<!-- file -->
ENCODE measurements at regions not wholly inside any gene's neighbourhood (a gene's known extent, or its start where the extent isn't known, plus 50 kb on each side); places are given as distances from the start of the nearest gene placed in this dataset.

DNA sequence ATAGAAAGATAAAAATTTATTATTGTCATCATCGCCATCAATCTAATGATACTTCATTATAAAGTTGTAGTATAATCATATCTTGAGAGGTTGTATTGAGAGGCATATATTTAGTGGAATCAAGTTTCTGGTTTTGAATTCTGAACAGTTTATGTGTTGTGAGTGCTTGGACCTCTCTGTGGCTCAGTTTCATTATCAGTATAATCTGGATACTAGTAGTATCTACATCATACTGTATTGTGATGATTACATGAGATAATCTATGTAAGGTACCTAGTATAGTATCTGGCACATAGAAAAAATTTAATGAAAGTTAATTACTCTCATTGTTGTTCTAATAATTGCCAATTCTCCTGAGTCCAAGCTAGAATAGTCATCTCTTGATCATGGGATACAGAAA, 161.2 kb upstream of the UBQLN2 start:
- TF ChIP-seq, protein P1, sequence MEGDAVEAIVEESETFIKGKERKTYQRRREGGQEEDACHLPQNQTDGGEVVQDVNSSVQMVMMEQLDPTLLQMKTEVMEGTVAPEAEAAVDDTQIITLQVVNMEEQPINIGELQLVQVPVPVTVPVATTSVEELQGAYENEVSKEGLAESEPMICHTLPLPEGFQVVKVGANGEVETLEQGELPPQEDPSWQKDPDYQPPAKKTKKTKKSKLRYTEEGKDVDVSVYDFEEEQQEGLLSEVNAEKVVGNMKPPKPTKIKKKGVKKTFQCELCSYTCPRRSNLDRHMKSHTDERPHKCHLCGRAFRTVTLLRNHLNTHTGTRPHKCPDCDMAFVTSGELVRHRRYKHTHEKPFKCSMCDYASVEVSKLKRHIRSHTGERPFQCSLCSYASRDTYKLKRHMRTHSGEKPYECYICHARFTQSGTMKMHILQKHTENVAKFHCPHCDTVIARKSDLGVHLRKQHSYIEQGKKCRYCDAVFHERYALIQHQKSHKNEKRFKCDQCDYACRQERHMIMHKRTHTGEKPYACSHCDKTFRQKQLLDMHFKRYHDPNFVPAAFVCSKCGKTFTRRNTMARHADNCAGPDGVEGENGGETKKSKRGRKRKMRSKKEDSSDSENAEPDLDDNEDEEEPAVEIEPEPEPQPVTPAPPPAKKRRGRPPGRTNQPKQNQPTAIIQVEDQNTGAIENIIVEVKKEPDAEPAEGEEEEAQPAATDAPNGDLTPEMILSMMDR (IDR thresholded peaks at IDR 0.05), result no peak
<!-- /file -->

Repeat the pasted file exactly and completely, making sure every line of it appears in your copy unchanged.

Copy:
ENCODE measurements at regions not wholly inside any gene's neighbourhood (a gene's known extent, or its start where the extent isn't known, plus 50 kb on each side); places are given as distances from the start of the nearest gene placed in this dataset.

DNA sequence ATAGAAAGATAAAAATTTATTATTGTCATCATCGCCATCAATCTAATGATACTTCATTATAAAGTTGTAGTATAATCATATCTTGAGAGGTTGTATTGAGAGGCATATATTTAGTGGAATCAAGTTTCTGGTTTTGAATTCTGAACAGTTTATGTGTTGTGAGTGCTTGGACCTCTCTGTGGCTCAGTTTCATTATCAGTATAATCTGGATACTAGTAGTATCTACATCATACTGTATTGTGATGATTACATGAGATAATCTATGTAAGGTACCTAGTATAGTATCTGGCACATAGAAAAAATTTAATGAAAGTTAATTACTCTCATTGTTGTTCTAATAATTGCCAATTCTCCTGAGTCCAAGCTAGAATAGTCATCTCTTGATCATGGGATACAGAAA, 161.2 kb upstream of the UBQLN2 start:
- TF ChIP-seq, protein P1, sequence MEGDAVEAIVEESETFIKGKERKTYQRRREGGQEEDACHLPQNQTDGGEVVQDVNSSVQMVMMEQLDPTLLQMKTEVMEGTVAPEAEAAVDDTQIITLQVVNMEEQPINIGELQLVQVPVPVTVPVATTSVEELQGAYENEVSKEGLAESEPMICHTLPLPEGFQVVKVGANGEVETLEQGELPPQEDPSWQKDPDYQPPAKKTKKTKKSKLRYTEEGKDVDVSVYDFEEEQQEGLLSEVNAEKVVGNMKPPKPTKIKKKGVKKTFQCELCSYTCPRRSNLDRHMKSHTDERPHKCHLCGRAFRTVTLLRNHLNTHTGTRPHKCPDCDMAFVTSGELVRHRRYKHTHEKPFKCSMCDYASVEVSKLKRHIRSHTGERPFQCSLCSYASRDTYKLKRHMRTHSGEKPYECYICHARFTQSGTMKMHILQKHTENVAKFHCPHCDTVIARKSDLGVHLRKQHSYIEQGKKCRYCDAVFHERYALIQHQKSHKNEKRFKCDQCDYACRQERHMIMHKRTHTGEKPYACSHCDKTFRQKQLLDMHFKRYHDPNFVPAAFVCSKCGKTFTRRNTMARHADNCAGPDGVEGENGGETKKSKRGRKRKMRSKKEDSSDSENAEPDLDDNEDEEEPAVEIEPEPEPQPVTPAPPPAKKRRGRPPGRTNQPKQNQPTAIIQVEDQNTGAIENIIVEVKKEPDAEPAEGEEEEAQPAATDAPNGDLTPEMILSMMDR (IDR thresholded peaks at IDR 0.05), result no peak